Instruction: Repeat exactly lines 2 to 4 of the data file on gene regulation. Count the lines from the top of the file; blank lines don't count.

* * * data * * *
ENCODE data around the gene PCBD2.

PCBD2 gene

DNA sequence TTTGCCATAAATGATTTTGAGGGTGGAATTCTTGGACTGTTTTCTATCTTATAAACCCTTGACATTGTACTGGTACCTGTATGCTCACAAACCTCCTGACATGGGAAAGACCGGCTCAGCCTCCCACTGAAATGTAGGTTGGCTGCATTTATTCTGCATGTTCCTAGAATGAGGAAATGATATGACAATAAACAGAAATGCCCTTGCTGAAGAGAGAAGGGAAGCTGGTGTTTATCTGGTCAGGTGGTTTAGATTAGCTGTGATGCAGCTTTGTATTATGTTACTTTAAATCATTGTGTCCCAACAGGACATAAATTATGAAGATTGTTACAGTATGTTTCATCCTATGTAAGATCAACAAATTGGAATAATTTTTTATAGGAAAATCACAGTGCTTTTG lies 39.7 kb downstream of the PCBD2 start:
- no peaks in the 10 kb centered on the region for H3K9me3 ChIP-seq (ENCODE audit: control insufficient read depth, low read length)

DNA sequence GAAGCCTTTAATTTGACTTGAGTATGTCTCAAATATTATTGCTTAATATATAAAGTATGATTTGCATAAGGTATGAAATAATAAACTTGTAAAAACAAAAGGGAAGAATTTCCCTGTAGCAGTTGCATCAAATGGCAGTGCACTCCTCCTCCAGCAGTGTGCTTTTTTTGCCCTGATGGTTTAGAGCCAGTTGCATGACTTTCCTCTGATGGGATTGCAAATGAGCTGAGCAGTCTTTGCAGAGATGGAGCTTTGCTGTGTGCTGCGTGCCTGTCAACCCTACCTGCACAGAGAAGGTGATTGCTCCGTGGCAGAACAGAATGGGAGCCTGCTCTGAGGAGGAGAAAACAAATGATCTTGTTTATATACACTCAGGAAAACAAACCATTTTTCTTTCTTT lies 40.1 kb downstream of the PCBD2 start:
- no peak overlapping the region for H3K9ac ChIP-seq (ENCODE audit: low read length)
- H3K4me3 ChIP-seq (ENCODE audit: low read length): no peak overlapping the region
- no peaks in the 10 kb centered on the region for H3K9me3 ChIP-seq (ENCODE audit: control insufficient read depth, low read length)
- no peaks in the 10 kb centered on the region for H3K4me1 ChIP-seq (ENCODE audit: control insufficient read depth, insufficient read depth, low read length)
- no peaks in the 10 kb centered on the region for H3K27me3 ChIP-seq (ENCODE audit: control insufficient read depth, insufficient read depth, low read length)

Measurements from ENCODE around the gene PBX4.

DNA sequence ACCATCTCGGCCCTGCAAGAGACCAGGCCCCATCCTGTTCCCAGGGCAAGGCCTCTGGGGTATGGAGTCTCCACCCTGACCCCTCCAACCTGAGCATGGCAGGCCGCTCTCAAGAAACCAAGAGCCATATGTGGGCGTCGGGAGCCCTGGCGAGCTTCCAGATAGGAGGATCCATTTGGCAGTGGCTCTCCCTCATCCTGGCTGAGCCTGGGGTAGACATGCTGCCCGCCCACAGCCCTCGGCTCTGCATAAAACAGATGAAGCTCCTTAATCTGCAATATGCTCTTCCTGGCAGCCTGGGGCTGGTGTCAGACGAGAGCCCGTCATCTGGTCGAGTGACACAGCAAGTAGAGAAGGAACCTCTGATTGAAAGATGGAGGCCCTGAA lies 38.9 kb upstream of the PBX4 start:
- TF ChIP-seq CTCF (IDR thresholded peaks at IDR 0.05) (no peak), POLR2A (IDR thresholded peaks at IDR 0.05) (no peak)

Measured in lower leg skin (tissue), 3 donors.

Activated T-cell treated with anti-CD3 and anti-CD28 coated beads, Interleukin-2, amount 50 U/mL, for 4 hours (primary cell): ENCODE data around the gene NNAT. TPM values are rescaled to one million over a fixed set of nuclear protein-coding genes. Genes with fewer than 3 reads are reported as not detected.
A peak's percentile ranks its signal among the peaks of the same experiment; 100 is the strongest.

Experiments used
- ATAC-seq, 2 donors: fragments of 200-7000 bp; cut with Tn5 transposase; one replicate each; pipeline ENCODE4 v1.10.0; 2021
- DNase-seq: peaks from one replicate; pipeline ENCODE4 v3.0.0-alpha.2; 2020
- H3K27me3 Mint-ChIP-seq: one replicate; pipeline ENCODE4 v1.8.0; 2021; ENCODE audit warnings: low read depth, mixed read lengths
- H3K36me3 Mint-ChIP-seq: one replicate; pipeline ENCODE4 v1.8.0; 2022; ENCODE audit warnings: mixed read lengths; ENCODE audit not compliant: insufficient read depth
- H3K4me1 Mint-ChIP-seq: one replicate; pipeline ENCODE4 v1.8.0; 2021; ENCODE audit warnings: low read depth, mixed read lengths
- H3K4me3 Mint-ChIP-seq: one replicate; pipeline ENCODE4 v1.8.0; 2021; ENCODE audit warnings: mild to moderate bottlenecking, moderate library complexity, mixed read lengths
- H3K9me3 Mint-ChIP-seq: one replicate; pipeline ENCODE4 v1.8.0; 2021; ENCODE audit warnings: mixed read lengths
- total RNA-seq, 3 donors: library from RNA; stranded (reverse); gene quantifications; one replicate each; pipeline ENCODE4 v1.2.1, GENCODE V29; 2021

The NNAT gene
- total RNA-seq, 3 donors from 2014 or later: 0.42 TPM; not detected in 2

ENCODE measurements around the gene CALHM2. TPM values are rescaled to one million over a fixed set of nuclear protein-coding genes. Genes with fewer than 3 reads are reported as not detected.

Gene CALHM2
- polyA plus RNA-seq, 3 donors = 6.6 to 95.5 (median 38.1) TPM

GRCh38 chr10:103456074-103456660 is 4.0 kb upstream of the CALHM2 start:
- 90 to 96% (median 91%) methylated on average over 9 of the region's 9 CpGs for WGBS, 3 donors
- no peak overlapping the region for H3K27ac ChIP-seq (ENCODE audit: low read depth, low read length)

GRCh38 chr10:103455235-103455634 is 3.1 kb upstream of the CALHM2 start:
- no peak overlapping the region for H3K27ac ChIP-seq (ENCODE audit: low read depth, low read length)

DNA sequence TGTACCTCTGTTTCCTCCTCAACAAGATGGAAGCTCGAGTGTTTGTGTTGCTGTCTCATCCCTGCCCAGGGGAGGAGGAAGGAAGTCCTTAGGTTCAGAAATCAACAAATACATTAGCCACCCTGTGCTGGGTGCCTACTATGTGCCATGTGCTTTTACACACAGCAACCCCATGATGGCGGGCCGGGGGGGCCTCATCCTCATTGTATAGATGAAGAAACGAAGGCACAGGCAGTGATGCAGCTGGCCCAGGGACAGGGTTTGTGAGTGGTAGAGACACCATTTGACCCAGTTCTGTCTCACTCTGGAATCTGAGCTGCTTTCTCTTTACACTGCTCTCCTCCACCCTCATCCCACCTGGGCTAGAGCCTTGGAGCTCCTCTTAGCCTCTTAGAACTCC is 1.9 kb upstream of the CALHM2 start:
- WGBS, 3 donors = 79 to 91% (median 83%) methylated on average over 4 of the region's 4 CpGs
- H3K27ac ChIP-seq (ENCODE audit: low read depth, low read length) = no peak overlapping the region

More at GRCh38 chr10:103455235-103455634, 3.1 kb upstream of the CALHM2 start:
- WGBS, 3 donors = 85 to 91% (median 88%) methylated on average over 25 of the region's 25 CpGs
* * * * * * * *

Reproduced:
PCBD2 gene

DNA sequence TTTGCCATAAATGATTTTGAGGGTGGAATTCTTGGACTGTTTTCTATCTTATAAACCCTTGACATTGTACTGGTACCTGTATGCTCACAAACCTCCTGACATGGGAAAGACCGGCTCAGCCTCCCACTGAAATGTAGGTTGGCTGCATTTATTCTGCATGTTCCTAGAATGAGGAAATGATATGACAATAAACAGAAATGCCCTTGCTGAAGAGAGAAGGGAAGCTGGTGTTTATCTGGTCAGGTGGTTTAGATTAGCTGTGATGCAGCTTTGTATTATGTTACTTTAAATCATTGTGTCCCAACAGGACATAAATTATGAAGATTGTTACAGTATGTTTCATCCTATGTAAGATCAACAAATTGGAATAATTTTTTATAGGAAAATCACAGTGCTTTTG lies 39.7 kb downstream of the PCBD2 start:
- no peaks in the 10 kb centered on the region for H3K9me3 ChIP-seq (ENCODE audit: control insufficient read depth, low read length)